We were not up there long tonight.  We did a few runs, ate the light dinner we brought, shared a waffle from the waffle cabin and headed home in the fading light.  We will head up again tomorrow to ski with friends.  We are now debating whether or not to purchase season’s passes for next year.  My daughter is now old enough that we need to purchase a pass for her.  With the current prices (“low” for now, soon to rise) it would cost us over a thousand bucks.  Is it worth it?

If we go as many times as this year, and take advantage of discounts and deals when we find them, we might come out even or even ahead when it comes to the bottom line.  The problem is that without passes we will likely go less.  Every time we consider going it will become a financial decision–Do we want to spend a hundred bucks for a couple of runs? Some of those times we will decide not to go because our answer will be no.  Do we want to decide whether we go today or wait until tomorrow?  Or do we want to decide whether we go skiing this weekend at all?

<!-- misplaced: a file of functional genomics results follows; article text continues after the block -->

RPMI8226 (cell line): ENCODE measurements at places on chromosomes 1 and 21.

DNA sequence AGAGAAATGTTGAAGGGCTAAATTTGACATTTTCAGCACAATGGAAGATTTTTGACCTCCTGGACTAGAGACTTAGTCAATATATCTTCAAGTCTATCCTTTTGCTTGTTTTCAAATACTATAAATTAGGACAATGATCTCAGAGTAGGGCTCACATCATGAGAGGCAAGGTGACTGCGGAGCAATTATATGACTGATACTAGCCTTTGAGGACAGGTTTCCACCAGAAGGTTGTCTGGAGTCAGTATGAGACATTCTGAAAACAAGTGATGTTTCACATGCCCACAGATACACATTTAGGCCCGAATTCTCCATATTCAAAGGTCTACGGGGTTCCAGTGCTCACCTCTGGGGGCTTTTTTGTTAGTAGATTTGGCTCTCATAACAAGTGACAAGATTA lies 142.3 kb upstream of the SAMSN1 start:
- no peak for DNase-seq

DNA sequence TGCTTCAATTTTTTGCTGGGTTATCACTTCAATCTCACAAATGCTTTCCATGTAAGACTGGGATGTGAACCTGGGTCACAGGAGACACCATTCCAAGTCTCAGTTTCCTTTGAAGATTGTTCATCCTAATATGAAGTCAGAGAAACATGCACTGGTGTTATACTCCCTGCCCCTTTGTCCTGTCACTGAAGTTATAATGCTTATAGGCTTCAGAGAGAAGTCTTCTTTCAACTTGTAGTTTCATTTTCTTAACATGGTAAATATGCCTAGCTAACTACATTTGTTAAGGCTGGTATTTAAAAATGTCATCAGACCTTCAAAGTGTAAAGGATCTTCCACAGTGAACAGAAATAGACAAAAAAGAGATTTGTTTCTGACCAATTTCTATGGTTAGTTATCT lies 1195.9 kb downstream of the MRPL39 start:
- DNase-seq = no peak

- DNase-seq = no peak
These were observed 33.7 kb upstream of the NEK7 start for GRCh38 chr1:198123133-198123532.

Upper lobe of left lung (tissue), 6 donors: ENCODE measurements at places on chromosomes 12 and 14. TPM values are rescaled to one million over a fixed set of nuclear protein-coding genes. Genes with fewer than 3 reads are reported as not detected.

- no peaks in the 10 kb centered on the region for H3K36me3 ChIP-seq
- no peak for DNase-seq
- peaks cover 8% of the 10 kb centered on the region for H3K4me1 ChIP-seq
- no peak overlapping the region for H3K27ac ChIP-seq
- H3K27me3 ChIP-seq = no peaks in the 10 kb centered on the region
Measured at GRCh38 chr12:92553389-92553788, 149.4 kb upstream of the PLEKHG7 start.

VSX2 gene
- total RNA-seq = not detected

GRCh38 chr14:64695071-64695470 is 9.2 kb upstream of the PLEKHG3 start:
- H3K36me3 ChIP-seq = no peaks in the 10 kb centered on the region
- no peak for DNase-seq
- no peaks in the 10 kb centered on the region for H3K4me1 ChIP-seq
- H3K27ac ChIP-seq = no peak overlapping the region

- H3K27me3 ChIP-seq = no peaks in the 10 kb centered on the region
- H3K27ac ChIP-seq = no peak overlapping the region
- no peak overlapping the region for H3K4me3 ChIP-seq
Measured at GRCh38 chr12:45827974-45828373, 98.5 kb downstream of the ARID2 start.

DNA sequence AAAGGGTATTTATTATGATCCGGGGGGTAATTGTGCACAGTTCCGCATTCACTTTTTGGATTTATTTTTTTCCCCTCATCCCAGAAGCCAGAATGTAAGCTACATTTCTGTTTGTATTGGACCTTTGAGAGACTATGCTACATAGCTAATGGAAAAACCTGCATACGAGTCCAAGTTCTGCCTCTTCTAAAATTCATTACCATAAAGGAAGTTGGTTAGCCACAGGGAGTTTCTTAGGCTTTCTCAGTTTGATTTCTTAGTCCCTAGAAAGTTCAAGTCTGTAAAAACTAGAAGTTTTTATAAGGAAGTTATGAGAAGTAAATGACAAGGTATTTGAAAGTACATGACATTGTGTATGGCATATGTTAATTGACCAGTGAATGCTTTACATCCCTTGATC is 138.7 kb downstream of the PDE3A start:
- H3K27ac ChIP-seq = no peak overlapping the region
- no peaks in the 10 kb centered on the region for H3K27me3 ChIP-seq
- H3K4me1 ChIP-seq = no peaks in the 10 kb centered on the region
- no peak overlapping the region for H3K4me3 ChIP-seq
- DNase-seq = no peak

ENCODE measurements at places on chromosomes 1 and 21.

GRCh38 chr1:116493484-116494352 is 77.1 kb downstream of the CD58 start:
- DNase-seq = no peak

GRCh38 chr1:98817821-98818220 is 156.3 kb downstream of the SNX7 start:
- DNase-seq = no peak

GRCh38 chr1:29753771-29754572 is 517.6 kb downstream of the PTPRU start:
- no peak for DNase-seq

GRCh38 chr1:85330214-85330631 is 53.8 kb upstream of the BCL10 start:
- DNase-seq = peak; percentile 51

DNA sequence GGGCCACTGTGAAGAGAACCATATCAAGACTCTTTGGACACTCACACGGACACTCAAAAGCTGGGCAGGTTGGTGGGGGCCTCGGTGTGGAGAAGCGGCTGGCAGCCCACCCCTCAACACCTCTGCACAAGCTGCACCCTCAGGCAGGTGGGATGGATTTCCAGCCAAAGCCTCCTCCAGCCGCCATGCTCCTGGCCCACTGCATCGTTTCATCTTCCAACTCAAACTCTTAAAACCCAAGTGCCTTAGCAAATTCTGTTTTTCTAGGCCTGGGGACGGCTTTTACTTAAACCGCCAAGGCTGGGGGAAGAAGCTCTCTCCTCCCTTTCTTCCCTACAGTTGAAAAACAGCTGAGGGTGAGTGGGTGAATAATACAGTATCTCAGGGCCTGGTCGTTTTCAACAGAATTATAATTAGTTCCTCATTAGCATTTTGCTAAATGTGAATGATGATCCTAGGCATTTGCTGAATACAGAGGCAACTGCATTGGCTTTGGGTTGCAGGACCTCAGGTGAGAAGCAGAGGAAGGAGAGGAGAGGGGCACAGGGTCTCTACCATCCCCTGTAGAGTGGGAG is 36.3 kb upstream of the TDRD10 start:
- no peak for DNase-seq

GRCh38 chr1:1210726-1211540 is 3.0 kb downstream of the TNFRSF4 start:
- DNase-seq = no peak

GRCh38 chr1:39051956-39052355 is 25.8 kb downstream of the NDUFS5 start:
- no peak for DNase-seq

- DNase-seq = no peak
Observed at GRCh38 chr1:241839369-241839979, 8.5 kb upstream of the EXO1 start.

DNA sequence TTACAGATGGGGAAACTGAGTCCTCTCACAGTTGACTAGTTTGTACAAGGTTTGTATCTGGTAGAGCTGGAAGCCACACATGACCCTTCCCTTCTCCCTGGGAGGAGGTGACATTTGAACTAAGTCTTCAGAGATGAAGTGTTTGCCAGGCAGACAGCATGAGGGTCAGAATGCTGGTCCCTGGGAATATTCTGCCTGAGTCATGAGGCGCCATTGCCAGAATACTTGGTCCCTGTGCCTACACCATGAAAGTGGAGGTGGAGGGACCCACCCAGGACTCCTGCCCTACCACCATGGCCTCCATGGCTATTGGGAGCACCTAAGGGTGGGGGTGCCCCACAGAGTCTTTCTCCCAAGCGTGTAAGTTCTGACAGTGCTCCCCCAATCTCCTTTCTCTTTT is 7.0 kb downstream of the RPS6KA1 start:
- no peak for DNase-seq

It is a tough call.  I get that we are fortunate enough to be in the position of parsing the details of this question.  I want our kids to learn to ski or ride and choose for themselves if it is a sport they want to pursue.  That means getting them out when they are young.  Just going a handful of times would be fun, but to really learn it they need to do it a lot.  Whether we get passes or not we are talking some bucks.

We had a good time tonight.  Since we spent the money on passes months ago, we had the incentive to go so we get our money’s worth, and we also could feel fine with just a few runs.  Next year could be a different story.

Holiday Cards